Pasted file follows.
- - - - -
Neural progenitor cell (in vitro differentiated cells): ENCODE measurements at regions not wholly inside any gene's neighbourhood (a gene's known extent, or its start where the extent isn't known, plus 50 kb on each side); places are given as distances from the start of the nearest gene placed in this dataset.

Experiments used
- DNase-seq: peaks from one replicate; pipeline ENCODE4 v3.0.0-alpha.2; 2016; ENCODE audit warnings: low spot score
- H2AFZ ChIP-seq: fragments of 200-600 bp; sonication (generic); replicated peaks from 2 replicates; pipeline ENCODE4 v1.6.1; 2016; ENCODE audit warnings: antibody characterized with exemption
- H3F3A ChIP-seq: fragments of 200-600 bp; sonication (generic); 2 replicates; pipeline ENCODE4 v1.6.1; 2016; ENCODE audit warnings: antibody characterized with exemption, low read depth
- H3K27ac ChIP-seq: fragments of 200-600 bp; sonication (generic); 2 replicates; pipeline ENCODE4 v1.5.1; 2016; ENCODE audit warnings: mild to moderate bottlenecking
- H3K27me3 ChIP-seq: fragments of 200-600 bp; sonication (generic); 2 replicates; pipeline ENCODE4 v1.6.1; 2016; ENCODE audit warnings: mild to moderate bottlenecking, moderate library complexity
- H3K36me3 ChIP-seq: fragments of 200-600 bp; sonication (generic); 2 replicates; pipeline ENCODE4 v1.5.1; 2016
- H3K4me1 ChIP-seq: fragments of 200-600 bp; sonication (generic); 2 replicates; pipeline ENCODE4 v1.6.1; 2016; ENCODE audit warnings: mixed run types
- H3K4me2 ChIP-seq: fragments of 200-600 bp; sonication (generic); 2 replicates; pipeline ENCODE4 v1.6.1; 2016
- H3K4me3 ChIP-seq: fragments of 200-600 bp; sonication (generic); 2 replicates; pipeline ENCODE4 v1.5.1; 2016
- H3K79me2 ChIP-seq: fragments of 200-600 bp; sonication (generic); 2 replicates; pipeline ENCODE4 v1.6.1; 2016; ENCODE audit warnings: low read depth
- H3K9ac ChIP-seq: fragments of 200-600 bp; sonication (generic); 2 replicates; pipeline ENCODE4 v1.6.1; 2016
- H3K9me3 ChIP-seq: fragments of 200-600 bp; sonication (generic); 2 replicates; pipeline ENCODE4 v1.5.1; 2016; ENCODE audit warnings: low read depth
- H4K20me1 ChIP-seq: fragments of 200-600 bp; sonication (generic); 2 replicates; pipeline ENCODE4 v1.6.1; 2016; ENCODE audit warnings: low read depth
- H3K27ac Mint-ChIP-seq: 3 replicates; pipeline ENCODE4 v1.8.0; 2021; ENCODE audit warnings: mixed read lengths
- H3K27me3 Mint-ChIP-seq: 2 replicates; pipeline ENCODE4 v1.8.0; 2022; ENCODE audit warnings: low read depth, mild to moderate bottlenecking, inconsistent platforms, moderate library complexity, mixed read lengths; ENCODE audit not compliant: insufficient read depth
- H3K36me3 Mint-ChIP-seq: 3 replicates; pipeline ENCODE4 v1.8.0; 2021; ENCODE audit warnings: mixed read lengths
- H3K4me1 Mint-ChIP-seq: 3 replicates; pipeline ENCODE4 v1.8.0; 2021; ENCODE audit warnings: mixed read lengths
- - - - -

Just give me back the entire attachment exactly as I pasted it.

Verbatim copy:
Neural progenitor cell (in vitro differentiated cells): ENCODE measurements at regions not wholly inside any gene's neighbourhood (a gene's known extent, or its start where the extent isn't known, plus 50 kb on each side); places are given as distances from the start of the nearest gene placed in this dataset.

Experiments used
- DNase-seq: peaks from one replicate; pipeline ENCODE4 v3.0.0-alpha.2; 2016; ENCODE audit warnings: low spot score
- H2AFZ ChIP-seq: fragments of 200-600 bp; sonication (generic); replicated peaks from 2 replicates; pipeline ENCODE4 v1.6.1; 2016; ENCODE audit warnings: antibody characterized with exemption
- H3F3A ChIP-seq: fragments of 200-600 bp; sonication (generic); 2 replicates; pipeline ENCODE4 v1.6.1; 2016; ENCODE audit warnings: antibody characterized with exemption, low read depth
- H3K27ac ChIP-seq: fragments of 200-600 bp; sonication (generic); 2 replicates; pipeline ENCODE4 v1.5.1; 2016; ENCODE audit warnings: mild to moderate bottlenecking
- H3K27me3 ChIP-seq: fragments of 200-600 bp; sonication (generic); 2 replicates; pipeline ENCODE4 v1.6.1; 2016; ENCODE audit warnings: mild to moderate bottlenecking, moderate library complexity
- H3K36me3 ChIP-seq: fragments of 200-600 bp; sonication (generic); 2 replicates; pipeline ENCODE4 v1.5.1; 2016
- H3K4me1 ChIP-seq: fragments of 200-600 bp; sonication (generic); 2 replicates; pipeline ENCODE4 v1.6.1; 2016; ENCODE audit warnings: mixed run types
- H3K4me2 ChIP-seq: fragments of 200-600 bp; sonication (generic); 2 replicates; pipeline ENCODE4 v1.6.1; 2016
- H3K4me3 ChIP-seq: fragments of 200-600 bp; sonication (generic); 2 replicates; pipeline ENCODE4 v1.5.1; 2016
- H3K79me2 ChIP-seq: fragments of 200-600 bp; sonication (generic); 2 replicates; pipeline ENCODE4 v1.6.1; 2016; ENCODE audit warnings: low read depth
- H3K9ac ChIP-seq: fragments of 200-600 bp; sonication (generic); 2 replicates; pipeline ENCODE4 v1.6.1; 2016
- H3K9me3 ChIP-seq: fragments of 200-600 bp; sonication (generic); 2 replicates; pipeline ENCODE4 v1.5.1; 2016; ENCODE audit warnings: low read depth
- H4K20me1 ChIP-seq: fragments of 200-600 bp; sonication (generic); 2 replicates; pipeline ENCODE4 v1.6.1; 2016; ENCODE audit warnings: low read depth
- H3K27ac Mint-ChIP-seq: 3 replicates; pipeline ENCODE4 v1.8.0; 2021; ENCODE audit warnings: mixed read lengths
- H3K27me3 Mint-ChIP-seq: 2 replicates; pipeline ENCODE4 v1.8.0; 2022; ENCODE audit warnings: low read depth, mild to moderate bottlenecking, inconsistent platforms, moderate library complexity, mixed read lengths; ENCODE audit not compliant: insufficient read depth
- H3K36me3 Mint-ChIP-seq: 3 replicates; pipeline ENCODE4 v1.8.0; 2021; ENCODE audit warnings: mixed read lengths
- H3K4me1 Mint-ChIP-seq: 3 replicates; pipeline ENCODE4 v1.8.0; 2021; ENCODE audit warnings: mixed read lengths